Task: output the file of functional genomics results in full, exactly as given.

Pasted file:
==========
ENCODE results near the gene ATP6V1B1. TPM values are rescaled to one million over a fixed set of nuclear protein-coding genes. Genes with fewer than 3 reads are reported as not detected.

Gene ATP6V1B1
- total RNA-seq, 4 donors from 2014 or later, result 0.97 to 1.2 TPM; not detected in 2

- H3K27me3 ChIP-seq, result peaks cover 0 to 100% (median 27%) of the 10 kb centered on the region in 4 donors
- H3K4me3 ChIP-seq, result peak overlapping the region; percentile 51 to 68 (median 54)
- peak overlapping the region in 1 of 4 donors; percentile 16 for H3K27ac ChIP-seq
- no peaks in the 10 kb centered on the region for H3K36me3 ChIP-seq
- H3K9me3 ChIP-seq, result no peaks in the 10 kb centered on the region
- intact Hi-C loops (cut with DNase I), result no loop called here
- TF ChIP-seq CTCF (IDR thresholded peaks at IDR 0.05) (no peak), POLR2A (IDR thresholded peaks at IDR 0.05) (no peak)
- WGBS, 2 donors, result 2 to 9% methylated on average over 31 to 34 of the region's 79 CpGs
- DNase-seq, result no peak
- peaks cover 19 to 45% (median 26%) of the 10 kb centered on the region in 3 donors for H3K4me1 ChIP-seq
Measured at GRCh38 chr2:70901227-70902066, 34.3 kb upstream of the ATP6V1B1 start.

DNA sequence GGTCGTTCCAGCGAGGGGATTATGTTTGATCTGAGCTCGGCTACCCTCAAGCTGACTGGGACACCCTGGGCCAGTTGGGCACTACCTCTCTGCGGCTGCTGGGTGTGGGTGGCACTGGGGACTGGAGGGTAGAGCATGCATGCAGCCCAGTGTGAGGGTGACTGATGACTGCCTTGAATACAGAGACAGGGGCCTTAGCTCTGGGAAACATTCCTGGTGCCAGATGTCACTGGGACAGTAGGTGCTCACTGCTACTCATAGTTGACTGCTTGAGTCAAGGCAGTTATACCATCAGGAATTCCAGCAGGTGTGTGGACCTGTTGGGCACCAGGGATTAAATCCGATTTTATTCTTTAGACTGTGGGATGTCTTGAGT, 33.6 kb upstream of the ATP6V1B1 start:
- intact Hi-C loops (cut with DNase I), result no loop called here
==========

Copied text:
ENCODE results near the gene ATP6V1B1. TPM values are rescaled to one million over a fixed set of nuclear protein-coding genes. Genes with fewer than 3 reads are reported as not detected.

Gene ATP6V1B1
- total RNA-seq, 4 donors from 2014 or later, result 0.97 to 1.2 TPM; not detected in 2

- H3K27me3 ChIP-seq, result peaks cover 0 to 100% (median 27%) of the 10 kb centered on the region in 4 donors
- H3K4me3 ChIP-seq, result peak overlapping the region; percentile 51 to 68 (median 54)
- peak overlapping the region in 1 of 4 donors; percentile 16 for H3K27ac ChIP-seq
- no peaks in the 10 kb centered on the region for H3K36me3 ChIP-seq
- H3K9me3 ChIP-seq, result no peaks in the 10 kb centered on the region
- intact Hi-C loops (cut with DNase I), result no loop called here
- TF ChIP-seq CTCF (IDR thresholded peaks at IDR 0.05) (no peak), POLR2A (IDR thresholded peaks at IDR 0.05) (no peak)
- WGBS, 2 donors, result 2 to 9% methylated on average over 31 to 34 of the region's 79 CpGs
- DNase-seq, result no peak
- peaks cover 19 to 45% (median 26%) of the 10 kb centered on the region in 3 donors for H3K4me1 ChIP-seq
Measured at GRCh38 chr2:70901227-70902066, 34.3 kb upstream of the ATP6V1B1 start.

DNA sequence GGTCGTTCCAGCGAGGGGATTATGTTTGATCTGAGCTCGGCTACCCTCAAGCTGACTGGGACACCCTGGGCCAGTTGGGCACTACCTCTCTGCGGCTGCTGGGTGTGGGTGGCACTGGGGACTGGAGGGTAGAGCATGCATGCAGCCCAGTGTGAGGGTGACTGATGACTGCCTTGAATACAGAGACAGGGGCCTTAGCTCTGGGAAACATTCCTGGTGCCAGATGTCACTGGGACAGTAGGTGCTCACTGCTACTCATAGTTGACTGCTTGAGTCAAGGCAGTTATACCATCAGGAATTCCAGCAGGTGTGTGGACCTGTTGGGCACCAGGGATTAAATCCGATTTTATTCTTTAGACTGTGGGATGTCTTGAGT, 33.6 kb upstream of the ATP6V1B1 start:
- intact Hi-C loops (cut with DNase I), result no loop called here